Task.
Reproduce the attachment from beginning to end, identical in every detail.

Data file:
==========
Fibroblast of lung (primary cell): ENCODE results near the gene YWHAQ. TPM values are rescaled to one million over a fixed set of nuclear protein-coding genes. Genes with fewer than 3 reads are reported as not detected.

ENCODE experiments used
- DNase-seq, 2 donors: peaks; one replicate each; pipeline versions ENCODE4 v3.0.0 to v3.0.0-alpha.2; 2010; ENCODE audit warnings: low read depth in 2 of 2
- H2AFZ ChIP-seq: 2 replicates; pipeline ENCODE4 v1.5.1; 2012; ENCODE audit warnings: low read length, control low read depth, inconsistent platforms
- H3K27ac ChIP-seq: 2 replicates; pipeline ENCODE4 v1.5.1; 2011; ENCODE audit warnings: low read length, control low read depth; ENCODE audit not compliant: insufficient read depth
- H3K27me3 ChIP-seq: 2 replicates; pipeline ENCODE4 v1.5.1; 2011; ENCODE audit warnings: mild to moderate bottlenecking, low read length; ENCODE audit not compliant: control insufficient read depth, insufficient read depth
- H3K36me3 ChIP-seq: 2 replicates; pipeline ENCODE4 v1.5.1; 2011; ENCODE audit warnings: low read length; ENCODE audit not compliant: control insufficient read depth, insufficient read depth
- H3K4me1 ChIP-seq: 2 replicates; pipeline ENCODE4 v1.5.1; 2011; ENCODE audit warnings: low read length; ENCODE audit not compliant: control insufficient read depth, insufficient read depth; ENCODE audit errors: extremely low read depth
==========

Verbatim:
Fibroblast of lung (primary cell): ENCODE results near the gene YWHAQ. TPM values are rescaled to one million over a fixed set of nuclear protein-coding genes. Genes with fewer than 3 reads are reported as not detected.

ENCODE experiments used
- DNase-seq, 2 donors: peaks; one replicate each; pipeline versions ENCODE4 v3.0.0 to v3.0.0-alpha.2; 2010; ENCODE audit warnings: low read depth in 2 of 2
- H2AFZ ChIP-seq: 2 replicates; pipeline ENCODE4 v1.5.1; 2012; ENCODE audit warnings: low read length, control low read depth, inconsistent platforms
- H3K27ac ChIP-seq: 2 replicates; pipeline ENCODE4 v1.5.1; 2011; ENCODE audit warnings: low read length, control low read depth; ENCODE audit not compliant: insufficient read depth
- H3K27me3 ChIP-seq: 2 replicates; pipeline ENCODE4 v1.5.1; 2011; ENCODE audit warnings: mild to moderate bottlenecking, low read length; ENCODE audit not compliant: control insufficient read depth, insufficient read depth
- H3K36me3 ChIP-seq: 2 replicates; pipeline ENCODE4 v1.5.1; 2011; ENCODE audit warnings: low read length; ENCODE audit not compliant: control insufficient read depth, insufficient read depth
- H3K4me1 ChIP-seq: 2 replicates; pipeline ENCODE4 v1.5.1; 2011; ENCODE audit warnings: low read length; ENCODE audit not compliant: control insufficient read depth, insufficient read depth; ENCODE audit errors: extremely low read depth